Mark Helprin, whose novels include Winter’s Tale, A Soldier of the Great War lays it all out for you in The Worst Generation Faces the Greatest Peril Posted: January 31, 2007
Today, our choices are analogous. We face a danger that approaches steadily from the far distance like a tsunami in slow motion. It will almost certainly strike in one form or another, it could strike tomorrow, it is as horrific in its potential as a general nuclear war, it is precedented in history, occurs in cycles, is favored at present as never before, and is capable of killing Americans by the scores of millions.
This is the prospect of infectious diseases emerging in catastrophic pandemics to which we are vulnerable more than in the lifetime of anyone now living. And yet we cannot tear ourselves away from the pressures of conformity and the distractions of prosperity to concentrate upon this mortal question, which should transcend partisanship, and does, in that all parties ignore it.
For while we have been complacent in assuming their subjugation, infectious diseases have been cannily evolving. The H5N1 Avian Flu pathogen, for example, is now especially virulent among birds and capable of human transmission. Through a process known as reassortment, it can meld with viruses specific to man, and from a host receptive to both types (such as a pig) emerge with its lethality intact and with the transmissibility of the common cold.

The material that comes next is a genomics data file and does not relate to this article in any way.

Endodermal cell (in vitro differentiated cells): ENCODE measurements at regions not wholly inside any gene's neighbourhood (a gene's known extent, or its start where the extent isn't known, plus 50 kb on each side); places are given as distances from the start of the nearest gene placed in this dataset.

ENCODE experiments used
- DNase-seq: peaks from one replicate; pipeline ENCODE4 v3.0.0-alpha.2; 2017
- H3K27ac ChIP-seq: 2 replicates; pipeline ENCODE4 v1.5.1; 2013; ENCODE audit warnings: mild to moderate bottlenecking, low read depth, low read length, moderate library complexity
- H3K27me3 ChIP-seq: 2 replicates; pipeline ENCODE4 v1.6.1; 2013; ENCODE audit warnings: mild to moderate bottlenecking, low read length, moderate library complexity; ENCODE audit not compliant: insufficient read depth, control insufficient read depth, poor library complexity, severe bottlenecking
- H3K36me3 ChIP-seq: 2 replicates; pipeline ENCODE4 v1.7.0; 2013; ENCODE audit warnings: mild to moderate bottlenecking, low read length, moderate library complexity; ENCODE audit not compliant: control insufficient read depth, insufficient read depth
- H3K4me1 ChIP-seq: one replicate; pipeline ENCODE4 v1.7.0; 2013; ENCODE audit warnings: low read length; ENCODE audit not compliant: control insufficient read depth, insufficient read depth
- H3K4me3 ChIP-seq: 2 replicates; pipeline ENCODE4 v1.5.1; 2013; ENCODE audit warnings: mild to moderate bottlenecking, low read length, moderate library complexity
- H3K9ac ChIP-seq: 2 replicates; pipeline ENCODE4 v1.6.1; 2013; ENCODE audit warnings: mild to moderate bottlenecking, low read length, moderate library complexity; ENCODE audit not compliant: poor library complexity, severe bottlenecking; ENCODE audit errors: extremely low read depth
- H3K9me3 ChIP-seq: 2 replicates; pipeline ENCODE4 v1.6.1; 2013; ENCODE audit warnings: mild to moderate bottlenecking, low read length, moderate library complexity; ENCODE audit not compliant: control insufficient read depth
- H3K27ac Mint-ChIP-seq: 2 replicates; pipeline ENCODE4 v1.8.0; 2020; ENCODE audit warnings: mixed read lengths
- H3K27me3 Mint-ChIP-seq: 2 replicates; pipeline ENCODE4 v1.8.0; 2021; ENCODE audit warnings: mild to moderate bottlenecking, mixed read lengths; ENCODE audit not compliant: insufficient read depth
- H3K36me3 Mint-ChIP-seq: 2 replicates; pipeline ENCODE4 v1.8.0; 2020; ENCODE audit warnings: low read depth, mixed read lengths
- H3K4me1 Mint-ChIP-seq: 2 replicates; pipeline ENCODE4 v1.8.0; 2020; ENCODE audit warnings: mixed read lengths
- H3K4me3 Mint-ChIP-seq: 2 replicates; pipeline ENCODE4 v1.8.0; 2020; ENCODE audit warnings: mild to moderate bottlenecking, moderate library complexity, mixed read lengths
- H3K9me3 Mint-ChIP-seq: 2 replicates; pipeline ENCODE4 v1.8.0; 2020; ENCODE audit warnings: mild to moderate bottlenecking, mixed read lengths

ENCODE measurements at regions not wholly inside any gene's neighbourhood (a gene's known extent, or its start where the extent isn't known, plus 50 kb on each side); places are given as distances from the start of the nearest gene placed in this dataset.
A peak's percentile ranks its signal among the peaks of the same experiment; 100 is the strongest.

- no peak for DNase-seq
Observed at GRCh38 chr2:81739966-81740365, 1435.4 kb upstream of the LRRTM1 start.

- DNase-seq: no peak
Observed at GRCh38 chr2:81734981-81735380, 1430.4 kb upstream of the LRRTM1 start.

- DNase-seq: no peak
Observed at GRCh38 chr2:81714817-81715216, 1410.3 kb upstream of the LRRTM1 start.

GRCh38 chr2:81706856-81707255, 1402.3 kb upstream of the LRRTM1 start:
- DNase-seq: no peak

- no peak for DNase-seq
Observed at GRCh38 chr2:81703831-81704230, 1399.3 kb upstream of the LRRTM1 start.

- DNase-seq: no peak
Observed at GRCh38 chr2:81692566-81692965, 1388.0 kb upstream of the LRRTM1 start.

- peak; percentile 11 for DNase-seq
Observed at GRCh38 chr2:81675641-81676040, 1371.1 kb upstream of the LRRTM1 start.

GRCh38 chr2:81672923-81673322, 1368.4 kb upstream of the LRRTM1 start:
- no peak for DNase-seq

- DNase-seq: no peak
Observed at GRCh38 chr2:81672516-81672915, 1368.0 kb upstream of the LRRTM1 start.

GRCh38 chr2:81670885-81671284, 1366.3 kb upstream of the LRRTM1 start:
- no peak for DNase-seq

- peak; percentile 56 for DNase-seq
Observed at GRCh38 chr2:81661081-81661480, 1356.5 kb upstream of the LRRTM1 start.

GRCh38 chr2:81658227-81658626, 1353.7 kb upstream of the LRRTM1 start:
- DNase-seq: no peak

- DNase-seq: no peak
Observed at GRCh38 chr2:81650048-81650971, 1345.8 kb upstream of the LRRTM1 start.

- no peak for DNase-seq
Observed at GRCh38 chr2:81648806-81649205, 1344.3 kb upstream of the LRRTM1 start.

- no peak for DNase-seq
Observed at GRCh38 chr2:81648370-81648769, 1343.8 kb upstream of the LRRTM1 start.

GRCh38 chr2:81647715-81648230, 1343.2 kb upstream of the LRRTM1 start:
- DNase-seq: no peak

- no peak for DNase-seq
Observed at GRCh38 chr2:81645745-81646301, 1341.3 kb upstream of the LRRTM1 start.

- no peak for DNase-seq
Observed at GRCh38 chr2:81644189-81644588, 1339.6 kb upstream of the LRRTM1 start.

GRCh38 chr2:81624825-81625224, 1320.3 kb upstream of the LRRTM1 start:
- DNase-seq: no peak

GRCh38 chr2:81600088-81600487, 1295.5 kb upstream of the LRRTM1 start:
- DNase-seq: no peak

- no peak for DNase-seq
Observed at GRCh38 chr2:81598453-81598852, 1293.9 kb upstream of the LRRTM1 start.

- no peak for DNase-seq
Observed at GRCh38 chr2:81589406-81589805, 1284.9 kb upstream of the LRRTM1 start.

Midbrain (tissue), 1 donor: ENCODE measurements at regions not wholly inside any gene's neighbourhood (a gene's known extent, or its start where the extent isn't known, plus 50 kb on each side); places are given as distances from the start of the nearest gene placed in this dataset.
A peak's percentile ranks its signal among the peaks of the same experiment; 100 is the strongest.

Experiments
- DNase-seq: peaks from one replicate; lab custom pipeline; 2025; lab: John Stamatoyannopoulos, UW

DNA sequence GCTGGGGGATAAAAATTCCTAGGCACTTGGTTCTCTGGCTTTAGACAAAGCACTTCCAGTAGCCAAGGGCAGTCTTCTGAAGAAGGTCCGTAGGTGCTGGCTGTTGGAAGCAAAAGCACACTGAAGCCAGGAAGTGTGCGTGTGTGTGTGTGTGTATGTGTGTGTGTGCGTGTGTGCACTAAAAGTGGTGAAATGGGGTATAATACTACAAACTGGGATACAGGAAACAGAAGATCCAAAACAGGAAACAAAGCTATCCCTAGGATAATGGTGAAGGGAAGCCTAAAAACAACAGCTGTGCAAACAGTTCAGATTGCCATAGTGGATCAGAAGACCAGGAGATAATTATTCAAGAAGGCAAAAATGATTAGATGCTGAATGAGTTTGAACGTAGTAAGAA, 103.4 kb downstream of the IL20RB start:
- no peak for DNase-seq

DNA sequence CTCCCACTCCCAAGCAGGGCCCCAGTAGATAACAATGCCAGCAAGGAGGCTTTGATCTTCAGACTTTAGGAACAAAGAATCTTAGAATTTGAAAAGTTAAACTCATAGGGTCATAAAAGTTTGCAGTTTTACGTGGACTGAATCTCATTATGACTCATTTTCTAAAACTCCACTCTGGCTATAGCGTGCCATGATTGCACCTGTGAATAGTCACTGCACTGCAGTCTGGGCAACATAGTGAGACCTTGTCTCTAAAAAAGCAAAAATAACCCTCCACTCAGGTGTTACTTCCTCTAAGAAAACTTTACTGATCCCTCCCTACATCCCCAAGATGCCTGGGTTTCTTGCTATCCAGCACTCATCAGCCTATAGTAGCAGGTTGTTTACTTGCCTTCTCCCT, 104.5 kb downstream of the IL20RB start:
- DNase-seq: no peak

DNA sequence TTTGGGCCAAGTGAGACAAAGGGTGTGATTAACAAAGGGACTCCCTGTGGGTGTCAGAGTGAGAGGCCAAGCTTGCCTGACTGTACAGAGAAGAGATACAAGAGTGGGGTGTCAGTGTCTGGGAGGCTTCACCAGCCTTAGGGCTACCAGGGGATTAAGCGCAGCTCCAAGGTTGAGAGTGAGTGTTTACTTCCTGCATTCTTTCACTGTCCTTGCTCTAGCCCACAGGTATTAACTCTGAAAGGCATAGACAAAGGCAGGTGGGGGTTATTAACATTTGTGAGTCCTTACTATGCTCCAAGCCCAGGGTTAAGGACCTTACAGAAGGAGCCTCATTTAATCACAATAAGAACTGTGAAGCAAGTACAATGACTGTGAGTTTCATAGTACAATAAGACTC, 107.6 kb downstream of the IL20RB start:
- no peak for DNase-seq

As H5N1 spreads universally it will find its opportunity. In China, for example, new wealth has dramatically increased the consumption of meat and keeping of livestock, while development has shrunk the habitat of wildfowl, which alight more and more among domestic flocks and herds. With or without the encouragement of bioterrorists, reassortment will occur, and although by natural processes lethality may decrease, it also may not.
The mortality of Avian Flu has been calculated on the basis of isolated cases, the subjects of attentive care, and reads far lower than it would in even the first stages of an epidemic, when the 30,000 or so respirators not in ordinary use in this country would be insufficient for hundreds of thousands of new patients, most of whom would be sent away from overwhelmed hospitals to die at home. Workers would desert their posts, rightly, for fear of infection, infrastructure would break down, food and power would become scarce, and conditions like those recently seen in New Orleans would envelop the entire country. Unlike in 1918, when 50-100 million people died worldwide and 500,000 in the U.S., we depend upon fragile interconnections. Modern transportation networks would spread the infection rapidly beyond containment; people are not even fractionally as self-reliant as they once were; and for Avian Flu nothing exists similar to the remnant immunity that in 1918 protected much of the population.